Breeding farms with thousands of tigers, tiger petting zoos, and traditional medicine and luxury items made from tiger parts are exposed in the new documentary The Tiger Mafia by conservationist and filmmaker Karl Ammann. The documentary premieres online on Thursday.
Ammann uncovers what’s behind the trade in tigers and where the demand for their parts is coming from. They infiltrate trade networks to understand who the key players are, which routes they use, where the tigers are being sourced, and how they are killed.
The documentary reveals the mafia-like structures of the tiger trade, especially in China and Southeast Asia. Tigers are legally speed bred there on an industrial scale, as Ammann’s documentation of over 200 Chinese tiger farms with approximately 6,000 tigers and many more in Laos and neighboring countries show.
In 2020, more tigers are living in captivity than in the wild. It’s estimated that only 3,900 tigers still live in the wild.
Many of the tiger farms also have petting zoos where cubs can be used for interactions with tourists to maximize profits. When the cubs are two years old, they become dangerous and can no longer be used for tourism.
They are then killed and their parts are used in traditional Chinese medicine or sold as luxury items like jewelry or rugs from their skins.
In the documentary, a jewelry seller in Laos explains that the bones are said to get their special coloration during the extraction process. Tigers are alleged to be sedated and their bones are removed while they sleep.
Intense emotional and physical abuse of tigers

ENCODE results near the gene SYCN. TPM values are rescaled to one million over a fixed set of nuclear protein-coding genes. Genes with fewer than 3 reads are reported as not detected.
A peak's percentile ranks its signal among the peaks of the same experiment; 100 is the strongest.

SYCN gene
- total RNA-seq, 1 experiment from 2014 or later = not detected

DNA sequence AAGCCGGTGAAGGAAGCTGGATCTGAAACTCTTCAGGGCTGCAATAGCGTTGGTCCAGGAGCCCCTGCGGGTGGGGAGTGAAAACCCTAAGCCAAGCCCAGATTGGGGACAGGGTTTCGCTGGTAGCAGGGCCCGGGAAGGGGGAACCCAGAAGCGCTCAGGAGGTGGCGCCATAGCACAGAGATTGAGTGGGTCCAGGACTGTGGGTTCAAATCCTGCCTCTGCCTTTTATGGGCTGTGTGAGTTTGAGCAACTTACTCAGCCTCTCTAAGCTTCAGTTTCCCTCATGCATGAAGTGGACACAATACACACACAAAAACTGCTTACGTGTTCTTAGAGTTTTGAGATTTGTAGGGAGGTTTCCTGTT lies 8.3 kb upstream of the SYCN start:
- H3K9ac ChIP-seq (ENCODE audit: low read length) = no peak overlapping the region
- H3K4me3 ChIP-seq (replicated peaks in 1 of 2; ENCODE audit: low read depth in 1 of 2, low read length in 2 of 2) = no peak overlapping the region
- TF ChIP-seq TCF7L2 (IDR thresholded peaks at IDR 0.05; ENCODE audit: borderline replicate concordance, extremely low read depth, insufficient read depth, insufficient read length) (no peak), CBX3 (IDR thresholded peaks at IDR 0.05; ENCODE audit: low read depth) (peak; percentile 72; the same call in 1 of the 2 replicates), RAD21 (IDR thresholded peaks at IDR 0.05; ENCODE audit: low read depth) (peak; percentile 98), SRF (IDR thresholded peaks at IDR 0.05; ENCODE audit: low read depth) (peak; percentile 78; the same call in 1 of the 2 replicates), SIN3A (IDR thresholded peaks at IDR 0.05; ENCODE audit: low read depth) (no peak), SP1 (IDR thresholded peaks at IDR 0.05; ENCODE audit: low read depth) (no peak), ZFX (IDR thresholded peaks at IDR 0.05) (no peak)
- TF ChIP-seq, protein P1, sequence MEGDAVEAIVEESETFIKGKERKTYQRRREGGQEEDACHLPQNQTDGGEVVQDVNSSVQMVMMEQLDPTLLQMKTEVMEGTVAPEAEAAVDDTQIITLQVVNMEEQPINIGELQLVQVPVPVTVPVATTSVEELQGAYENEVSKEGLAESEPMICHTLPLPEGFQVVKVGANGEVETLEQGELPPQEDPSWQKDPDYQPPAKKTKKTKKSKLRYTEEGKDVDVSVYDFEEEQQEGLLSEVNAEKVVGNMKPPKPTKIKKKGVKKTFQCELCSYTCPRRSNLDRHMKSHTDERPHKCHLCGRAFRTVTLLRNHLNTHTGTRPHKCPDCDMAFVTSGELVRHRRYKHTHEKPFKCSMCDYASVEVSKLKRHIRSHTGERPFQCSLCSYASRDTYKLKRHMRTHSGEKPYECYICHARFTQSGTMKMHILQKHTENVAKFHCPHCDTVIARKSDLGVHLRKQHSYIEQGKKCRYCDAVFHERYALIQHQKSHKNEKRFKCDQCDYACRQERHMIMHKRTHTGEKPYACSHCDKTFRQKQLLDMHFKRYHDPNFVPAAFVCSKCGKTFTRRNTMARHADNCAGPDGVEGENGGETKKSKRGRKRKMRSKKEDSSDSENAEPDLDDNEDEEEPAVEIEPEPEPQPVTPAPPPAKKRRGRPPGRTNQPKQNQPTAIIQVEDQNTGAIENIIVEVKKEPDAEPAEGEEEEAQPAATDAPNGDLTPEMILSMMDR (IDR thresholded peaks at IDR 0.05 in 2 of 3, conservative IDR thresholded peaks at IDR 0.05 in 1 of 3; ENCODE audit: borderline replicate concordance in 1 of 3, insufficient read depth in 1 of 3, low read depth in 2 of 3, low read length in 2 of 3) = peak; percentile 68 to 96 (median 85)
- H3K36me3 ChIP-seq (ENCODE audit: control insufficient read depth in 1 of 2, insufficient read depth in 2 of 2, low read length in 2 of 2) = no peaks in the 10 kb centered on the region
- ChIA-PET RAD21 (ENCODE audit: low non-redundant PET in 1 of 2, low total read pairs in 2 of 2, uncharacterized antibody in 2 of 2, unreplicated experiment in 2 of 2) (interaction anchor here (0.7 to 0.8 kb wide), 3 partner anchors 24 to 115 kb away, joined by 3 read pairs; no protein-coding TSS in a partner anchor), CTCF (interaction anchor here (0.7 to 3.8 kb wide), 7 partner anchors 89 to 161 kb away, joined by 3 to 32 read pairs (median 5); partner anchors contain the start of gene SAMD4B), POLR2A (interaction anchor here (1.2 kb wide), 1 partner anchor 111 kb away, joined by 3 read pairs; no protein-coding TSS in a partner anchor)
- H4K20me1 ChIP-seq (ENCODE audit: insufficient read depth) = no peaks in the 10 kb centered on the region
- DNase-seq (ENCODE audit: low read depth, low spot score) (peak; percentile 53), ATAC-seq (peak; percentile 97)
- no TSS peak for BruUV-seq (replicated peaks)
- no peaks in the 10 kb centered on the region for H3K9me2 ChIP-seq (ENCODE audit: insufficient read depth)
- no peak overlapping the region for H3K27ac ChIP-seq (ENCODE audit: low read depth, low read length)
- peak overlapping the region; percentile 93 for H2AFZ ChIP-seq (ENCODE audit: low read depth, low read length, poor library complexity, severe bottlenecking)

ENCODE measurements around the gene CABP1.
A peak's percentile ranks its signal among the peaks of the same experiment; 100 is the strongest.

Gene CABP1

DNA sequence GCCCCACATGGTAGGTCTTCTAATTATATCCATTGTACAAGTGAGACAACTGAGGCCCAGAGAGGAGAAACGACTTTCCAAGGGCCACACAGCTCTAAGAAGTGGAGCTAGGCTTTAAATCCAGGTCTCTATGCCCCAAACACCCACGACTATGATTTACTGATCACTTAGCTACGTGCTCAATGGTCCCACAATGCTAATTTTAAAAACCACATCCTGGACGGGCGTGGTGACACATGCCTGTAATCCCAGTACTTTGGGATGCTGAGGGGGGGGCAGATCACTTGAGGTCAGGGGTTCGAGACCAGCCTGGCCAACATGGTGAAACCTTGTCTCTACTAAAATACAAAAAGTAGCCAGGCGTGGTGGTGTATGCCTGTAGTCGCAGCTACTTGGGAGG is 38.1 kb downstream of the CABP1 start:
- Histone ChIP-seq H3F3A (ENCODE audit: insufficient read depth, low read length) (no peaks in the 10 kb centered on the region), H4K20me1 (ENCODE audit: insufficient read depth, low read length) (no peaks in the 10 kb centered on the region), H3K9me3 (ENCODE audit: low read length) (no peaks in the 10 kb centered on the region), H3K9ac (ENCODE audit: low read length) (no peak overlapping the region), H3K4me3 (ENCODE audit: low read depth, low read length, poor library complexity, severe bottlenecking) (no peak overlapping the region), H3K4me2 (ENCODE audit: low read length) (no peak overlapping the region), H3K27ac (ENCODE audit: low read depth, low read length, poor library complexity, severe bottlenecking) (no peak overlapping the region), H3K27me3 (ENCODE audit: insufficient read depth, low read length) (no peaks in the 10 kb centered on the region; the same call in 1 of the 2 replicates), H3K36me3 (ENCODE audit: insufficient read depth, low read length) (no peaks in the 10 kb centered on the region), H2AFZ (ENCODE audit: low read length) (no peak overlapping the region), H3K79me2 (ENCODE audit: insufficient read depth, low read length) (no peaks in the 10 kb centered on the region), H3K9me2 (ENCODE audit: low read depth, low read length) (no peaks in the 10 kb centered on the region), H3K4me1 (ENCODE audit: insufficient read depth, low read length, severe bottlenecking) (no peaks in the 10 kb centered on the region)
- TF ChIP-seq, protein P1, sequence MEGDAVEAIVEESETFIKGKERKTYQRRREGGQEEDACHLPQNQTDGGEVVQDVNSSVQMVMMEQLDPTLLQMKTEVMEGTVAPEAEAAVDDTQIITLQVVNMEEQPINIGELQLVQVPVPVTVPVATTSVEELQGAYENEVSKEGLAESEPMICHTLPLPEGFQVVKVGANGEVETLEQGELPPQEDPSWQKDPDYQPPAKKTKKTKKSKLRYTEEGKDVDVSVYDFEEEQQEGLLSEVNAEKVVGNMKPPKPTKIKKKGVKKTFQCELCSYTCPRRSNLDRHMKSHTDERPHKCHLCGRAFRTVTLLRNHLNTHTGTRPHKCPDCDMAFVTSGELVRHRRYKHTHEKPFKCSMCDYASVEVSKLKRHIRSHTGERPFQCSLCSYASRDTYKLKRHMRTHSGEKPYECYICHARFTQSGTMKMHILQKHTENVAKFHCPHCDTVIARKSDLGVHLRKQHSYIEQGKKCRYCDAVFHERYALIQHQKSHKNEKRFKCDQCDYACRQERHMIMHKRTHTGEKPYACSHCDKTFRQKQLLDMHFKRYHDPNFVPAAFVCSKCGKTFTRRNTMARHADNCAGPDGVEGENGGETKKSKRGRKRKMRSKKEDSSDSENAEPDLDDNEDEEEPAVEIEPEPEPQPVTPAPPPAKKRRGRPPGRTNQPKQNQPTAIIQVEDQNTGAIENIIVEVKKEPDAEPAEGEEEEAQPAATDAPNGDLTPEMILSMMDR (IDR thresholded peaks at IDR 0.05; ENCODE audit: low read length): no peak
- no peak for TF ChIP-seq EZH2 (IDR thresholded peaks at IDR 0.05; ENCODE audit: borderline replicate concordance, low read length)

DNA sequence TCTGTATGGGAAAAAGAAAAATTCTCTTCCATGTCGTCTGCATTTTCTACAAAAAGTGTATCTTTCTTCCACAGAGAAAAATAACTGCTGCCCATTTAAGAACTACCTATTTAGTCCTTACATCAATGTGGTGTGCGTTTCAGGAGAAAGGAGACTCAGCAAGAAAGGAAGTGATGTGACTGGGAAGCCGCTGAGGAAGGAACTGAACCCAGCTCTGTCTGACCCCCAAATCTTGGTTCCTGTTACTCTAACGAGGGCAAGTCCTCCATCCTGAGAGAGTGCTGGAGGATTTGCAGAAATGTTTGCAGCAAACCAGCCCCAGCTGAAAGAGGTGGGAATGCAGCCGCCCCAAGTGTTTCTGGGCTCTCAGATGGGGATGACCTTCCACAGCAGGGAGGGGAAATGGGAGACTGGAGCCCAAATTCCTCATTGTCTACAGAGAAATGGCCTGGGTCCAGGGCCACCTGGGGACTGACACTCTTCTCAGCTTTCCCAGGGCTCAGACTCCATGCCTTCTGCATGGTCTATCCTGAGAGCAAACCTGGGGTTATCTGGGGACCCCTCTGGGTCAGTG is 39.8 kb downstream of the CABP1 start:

“Captive tigers frequently display severe physical and mental health issues. They are taken away from their mothers at a very young age to entertain tourists and pose for photos,” says Kieran Harkin, head of Wild Animals in Trade at the animal welfare organization Four Paws.
“In the wild, cubs stay with their mothers for two years, which is a harsh contrast to the two months in most facilities that use the cubs for interactions. On tiger farms and in petting zoos, they are denied any natural behavior,” he continues.
“In China, captive tigers are often deliberately starved to death, because only if they die of a natural cause is it legal to use their body parts,” Harkin says.
Tiger trade in Europe
Four Paws contributed to the documentary with their research from Europe, where an estimated 1,600 tigers live in captivity. Their investigations reveal an active trade between EU countries and China, Vietnam, and Thailand.
Ammann’s documentary and research done by Four Paws show that the tiger mafia works with an extensive network that can be found even in the middle of Europe.
“It is legal in the EU to breed tigers for commercial trade and across Europe. There are weak laws and regulations that make commercial tiger breeding and trade extremely easy,” Harkin says.
“This is why we see cases of illegal activity and such a high number of tigers in Europe. Nobody knows exactly how many tigers are in Europe and what happens to them when they become too old to be used in petting zoos and in circuses,” Harkin continues.
Most EU member states do not have central registers; tiger breeders can easily forge official papers or sometimes do not even record births or deaths, which makes it impossible to have any control over trade or illegal trafficking.
At the beginning of September, the little white lion cub Lea made headlines after police discovered her after a car crash in Germany. Animal welfare organizations wanted to rescue her from being sold, but German authorities allowed the trade because they said her papers showed only a small mistake.
“We can only play a role in fighting the illegal tiger trade when Europe cleans up its own act and becomes part of the solution and not the problem,” Harkin explains.
Register here to watch the virtual premiere of The Tiger Mafia on Thursday.
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